The Universal Laws work. I have experienced this truth many times in my life, but each time these gifts unfold, they are such a joy to experience.
I had recently written about my desire to remove the ceilings in my life. As it always happens, a desire creates opportunity for learning: you might even say this opportunity “chirped” into my life via my friend, Isabella.
Jim and I had wanted to raise more chicks this fall, but we were headlong into our efforts to bring Napasha Way online. Isabella is our dear eight-year old neighbor and daughter of friends, Bruce and Connie. She loves her horses, goats, cats and dogs, but she has longed to raise chickens. We offered to bring our equipment to her barn and let her raise baby chicks until we could set them free with our brood. Isabella happily agreed.
The Universal Laws were set into motion.
Isabella, Connie and I went to pick out the chicks. It was the end of the hatching season at the Cackle Hatchery, so the choices were limited. This led us to choosing several new varieties of birds for our brood: Black Moran, Polish, Welsummer, Dominique, Black-Laced Silver Wyandotte, were some of their names. We took the twenty-three chicks and our equipment to Isabella’s house. Connie created a home-school block on chickens and their care. They studied all the different breeds of chickens and they wrote a story about all Isabella had learned during her adventures raising the chicks.
Too soon, Isabella told me that some of the chick-pullets were flying out of the coop when she opened the lid to feed and water them. The almost-teenaged birds were pushing the envelope in their attempts to escape! She wisely noted that it was time for them to have a larger home.
Last Saturday was the big day for our exchange. We brought the chick-pullets to our land and put them in the coop after releasing the rest of the brood to free-range in the field. Jim lifted the lid off the cage and the Polish, with its floppy white head-feathers, flew the small coop and hid between the small cage and the wall. The rest of the pullets were scratching anxiously. Slowly, three others braved the freedom of the larger coop, only to huddle in the comfort of each other. The remaining pullets stayed inside their too-small home afraid to enter their new world.
Bruce tipped the cage so Isabella could reach in and set her friends free. There were clucks and clatter as she brought them out into this larger-coop reality. For several minutes they all wanted to cluster in the corner behind the old cage. We finally closed the door, leaving them to get used to the space.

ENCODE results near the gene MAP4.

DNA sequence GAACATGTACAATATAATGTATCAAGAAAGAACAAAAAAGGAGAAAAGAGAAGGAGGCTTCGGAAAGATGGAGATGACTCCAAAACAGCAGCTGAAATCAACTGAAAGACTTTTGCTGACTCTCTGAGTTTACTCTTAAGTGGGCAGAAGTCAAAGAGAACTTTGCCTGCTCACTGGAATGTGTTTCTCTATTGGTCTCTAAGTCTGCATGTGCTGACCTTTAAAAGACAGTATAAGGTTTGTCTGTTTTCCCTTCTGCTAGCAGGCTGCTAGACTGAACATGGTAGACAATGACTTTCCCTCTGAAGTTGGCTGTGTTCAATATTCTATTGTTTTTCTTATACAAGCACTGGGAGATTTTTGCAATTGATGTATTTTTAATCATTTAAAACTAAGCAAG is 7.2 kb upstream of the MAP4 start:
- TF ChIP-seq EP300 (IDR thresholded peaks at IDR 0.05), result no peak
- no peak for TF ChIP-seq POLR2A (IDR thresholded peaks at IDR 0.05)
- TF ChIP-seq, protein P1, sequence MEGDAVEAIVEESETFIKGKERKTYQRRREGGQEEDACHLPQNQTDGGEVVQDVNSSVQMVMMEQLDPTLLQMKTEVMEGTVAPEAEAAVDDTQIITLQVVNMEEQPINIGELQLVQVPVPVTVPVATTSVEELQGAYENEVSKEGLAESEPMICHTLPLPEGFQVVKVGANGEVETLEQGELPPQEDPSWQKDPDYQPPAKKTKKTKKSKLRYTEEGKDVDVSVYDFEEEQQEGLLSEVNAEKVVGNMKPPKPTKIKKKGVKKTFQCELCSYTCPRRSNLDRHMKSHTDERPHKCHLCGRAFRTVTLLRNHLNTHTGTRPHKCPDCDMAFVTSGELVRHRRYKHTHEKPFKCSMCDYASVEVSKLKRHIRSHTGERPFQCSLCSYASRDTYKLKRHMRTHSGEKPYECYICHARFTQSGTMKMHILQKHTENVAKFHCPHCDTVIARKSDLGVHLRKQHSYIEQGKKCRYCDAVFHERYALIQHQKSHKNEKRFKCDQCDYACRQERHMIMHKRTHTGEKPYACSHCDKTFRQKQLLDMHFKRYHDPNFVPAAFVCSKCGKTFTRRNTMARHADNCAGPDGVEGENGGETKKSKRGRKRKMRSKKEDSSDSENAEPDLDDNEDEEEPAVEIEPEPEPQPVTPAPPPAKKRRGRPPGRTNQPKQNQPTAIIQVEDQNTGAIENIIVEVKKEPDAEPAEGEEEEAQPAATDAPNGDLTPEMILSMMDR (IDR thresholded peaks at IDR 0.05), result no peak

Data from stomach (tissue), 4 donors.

Jim went out later that day and checked on them several times. That night he opened the doors, so the hens and roosters could get back home for their overnight protection. On Monday, we went out to water and feed them. When the larger hens flew the coop to enjoy their daily breakfast of fall bugs and grasses, the little ones were still shy; and though Jim left the coop door open for them, they spent three more days inside the coop.
Today is Thursday and we watched as most of them finally made the leap to land. Jim and I both laughed when they immediately sought safety under the coop! And so it will go until they are comfortably roaming the cleared acres that surround our home.
There are so many life lessons to be learned from animals. When our daughter was eight, she insisted that animals were smart like humans. As I watched them this week, I realized that all too often, we humans are still dragging around the fears of our ancestral-animal brains. We still push against boundaries outside of ourselves and we are more afraid of our freedom than of the negative restrictions of society, culture, government and family. There are many good things that come from these structures. Setting the minimum acceptable behavior offers physical safety and comfort in our lives. However, more often in the present, society sets limits upon our creativity and our freedom to choose for ourselves. It teaches us to look outside ourselves for what is good and true, and it stimulates the desire for popularity and acceptance from the herd. In humans, these become limitations that keep us from fully expressing who we are.
I have long chosen my own boundaries. I have realized that I don’t relate to herd thinking. I have freed myself to live outside the confining parts of social structures. I respect those structures that serve the whole.
Our chickens know “free” as the ability to free-range in our field. When we believe our identity must be confined by boundaries outside ourselves, we are limiting our Spirit to free-ranging. More than ever, I am more deeply understanding free-dom: it is our capacity and responsibility to choose spiritually, mentally, emotionally and physically and accept no limitations upon our spirit.
I appreciate the Universal Laws and our friends & fowl who share these experiences with us.
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Written by Char Milliman on October 16, 2015.